• Only time will tell to what extent management can successfully navigate the early stage of FRANs fundamental rebound. There are positive signs, though, which can encourage landlords, lenders, vendors and even equity investors. Ecommerce sales were up 27% in Q2. This continues to be a major long term opportunity, and new CEO, Andrew Clarke, has a strong background in this area. Considering that the major marketing focus in Q2 was  clearance of store level inventory (frozen in late March, April and May), a 27% increase is admirable and this is just the beginning of the effort in this area.
  • Relative to margins: Management indicated that customers are reacting well to fresh merchandise, which is selling closer to full price (with margins predicted to improve in H2), lounge wear and leggings and joggers are among new best sellers, new “tween” customers are newly targeted, and merchandise is being localized relative to climate and style preferences to a much greater degree than ever before. Moreover, management indicated that gross dollars and gross margin percentage improved in July, though sales were still impacted by restrained traffic trends.
  • Fickle though women’s apparel is, the Francesca’s brand was created based on a trend following, a “read and react” approach. Departure from that discipline created most of the problems, and management has returned to their merchandising roots. The localized nature of this national (small footprint) brand is a unique asset, and is further supported by a most impressive store level sales culture that we have described in our previous report.
  • The degree to which vendors, landlords and lenders will “stay the course” remains to be seen, but what is their choice? If the merchandise moves within reason, the product will be sold before the vendors need to be paid, so the “read and react” principle should keep the goods flowing. The landlords can’t find anybody more able to fill that 1,400 square foot box, so why not stick with Francesca’s? The current lenders don’t want to run 700 apparel boutiques, and will largely be paid back from the tax refund, in any event. New debt can likely be raised, the terms of which remain to be seen, since there are hundreds of billions of dollars searching for a yield.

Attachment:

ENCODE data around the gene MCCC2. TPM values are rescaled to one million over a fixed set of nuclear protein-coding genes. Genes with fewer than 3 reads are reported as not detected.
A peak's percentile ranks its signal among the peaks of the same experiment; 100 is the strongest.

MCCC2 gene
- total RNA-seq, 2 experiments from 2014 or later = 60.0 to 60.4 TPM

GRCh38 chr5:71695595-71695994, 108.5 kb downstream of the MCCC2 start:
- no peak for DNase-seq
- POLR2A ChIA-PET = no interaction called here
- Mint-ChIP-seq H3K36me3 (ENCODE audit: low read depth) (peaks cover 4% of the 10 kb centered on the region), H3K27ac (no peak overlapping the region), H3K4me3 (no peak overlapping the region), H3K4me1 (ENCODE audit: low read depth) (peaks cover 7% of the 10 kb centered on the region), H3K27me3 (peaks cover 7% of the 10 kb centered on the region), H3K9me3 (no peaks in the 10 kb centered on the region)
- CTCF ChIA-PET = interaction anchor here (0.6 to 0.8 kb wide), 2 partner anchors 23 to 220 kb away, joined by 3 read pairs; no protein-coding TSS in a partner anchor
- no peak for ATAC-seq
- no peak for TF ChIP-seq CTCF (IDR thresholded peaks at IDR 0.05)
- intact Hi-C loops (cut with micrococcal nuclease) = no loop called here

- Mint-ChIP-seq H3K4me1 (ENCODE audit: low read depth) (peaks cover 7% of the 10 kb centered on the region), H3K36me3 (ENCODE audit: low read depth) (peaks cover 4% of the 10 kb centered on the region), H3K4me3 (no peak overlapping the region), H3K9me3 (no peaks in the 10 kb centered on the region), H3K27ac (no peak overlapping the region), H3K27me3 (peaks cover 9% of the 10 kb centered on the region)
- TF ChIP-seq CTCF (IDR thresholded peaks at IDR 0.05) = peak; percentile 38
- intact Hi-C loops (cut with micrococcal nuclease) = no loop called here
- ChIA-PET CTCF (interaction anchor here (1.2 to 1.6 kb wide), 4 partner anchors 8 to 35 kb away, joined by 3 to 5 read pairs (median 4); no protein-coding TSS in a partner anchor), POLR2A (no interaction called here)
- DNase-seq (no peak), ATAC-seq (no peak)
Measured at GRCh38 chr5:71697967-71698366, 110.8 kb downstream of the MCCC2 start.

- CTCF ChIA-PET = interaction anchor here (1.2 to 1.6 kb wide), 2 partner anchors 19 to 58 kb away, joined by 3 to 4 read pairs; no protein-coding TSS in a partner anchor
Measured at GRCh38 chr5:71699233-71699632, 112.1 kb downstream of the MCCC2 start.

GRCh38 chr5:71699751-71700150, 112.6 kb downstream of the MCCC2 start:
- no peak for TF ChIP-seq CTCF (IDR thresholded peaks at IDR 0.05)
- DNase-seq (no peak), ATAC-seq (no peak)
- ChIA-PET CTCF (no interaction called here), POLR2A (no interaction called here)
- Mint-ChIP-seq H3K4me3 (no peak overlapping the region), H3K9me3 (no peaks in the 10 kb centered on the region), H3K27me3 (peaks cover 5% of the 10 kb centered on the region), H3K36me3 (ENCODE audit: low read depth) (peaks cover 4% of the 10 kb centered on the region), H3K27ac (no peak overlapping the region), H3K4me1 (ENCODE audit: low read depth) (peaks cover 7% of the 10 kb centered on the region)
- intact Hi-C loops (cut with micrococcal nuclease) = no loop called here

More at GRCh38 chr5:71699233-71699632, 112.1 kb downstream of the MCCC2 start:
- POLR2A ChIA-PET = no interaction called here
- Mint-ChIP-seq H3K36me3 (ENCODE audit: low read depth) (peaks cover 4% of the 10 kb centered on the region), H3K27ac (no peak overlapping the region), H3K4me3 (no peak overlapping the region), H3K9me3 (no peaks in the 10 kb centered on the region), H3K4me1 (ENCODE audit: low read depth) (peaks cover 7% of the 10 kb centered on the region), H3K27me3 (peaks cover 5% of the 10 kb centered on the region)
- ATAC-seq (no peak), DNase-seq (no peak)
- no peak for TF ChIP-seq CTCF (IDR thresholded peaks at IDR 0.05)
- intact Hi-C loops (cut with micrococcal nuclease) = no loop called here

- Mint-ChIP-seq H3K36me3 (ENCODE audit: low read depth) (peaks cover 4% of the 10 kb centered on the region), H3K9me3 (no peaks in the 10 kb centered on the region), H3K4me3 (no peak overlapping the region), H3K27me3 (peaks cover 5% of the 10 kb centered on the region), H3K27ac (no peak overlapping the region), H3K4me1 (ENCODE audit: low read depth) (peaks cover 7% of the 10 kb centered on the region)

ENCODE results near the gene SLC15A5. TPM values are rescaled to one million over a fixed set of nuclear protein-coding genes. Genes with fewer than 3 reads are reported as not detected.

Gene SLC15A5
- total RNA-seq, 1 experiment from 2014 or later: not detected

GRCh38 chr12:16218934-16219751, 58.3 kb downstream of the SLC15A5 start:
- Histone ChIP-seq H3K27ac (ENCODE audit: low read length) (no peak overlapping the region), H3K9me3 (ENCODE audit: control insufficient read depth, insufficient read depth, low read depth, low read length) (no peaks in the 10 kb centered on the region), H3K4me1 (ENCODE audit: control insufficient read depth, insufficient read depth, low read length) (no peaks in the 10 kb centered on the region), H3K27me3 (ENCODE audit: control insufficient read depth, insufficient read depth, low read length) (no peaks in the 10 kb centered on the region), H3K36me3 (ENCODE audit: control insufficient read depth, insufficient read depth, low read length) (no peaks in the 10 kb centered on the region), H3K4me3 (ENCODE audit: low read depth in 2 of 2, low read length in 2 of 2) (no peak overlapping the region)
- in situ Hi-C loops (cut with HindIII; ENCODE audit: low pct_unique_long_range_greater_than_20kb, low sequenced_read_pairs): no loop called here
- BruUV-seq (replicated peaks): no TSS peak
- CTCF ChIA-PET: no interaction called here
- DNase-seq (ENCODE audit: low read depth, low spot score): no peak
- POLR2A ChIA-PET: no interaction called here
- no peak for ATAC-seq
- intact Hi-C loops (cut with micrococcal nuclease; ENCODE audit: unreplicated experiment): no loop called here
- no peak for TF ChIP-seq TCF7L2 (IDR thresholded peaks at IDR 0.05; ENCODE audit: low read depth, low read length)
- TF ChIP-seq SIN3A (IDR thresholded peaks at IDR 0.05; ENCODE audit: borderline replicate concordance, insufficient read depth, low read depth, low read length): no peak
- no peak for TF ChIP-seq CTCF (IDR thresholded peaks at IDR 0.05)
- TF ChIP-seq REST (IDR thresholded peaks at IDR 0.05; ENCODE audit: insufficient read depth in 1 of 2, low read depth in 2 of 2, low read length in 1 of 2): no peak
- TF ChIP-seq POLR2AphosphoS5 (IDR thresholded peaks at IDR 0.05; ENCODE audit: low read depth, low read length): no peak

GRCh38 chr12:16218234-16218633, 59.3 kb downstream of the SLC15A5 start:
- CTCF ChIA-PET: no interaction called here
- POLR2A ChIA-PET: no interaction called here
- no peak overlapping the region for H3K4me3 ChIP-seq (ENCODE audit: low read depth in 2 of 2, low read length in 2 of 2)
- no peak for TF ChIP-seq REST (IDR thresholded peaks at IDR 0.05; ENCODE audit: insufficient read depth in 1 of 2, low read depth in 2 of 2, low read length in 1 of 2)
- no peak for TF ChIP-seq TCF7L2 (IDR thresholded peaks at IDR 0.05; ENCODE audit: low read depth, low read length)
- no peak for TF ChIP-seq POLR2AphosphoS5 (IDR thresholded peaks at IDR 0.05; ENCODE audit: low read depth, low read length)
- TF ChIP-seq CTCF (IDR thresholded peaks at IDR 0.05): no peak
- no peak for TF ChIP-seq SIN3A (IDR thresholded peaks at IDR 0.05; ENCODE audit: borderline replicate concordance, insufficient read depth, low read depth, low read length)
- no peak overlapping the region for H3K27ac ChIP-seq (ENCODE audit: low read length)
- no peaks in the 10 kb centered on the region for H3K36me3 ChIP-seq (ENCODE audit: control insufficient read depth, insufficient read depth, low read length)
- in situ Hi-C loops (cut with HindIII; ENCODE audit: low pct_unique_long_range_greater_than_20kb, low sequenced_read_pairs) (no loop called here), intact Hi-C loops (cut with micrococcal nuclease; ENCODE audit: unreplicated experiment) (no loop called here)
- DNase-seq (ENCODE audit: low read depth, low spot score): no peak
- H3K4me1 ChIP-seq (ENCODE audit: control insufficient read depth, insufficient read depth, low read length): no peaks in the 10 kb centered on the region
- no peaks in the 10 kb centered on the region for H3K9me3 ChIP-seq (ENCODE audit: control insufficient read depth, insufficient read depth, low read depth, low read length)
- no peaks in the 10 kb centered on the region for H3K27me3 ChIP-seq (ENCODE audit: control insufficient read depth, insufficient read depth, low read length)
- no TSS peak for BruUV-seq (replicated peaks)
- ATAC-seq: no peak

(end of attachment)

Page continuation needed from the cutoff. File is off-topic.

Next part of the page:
• We have already discussed above most of the initiatives that the Company is putting in place. The degree to which they will succeed remains to be seen, but management seems to have managed well through the last six months, negotiating with landlords and vendors, managing inventory liquidation to generate the cash for new merchandise, upgrading online sales and setting the stage for a new mobile app.
  • Most of the civilized world is in a “workout” mode, and more companies (and countries) than we can count are illiquid, insolvent, bankrupt or all three. The whole planet is living off the accommodations provided by central banks. “Going Concern” language, and the such are provided by lawyers on a routine basis, whether or not that concern is justified, all part of the CYA routine.

CONCLUSION: Provided at the beginning of this article




Francesca’s Holdings, Inc. (FRAN) is a Company I have followed for many years. It was considered, just a few years ago, as a differentiated young women’s apparel retailer with strong store level economics, well positioned strategically to provide a unique shopping experience. As described below, and as shown in the table above, FRAN has gone through about three dismal years. The operating results, prior to the pandemic, drove away most investors. Interim management stabilized the situation in 2019 and the pandemic hit just as new, highly qualified, management was installed. In the wake of investor disillusionment with “anything retail”, FRAN stock has declined to the point that virtually no possibility of fundamental recovery is implied. There are, to be sure, many unanswered questions, as described below. However, we are impressed with the credentials and the initial efforts of new CEO, Andrew Clarke. If Francesca’s can return to even half of its previous peak earnings power of $13.18/share, FRAN could trade at 10-20x its current value. Longer  term, if CEO Clarke’s turnaround and omni-channel expertise combines well with Francesca’s nationwide physical presence, the upside could be even more impressive.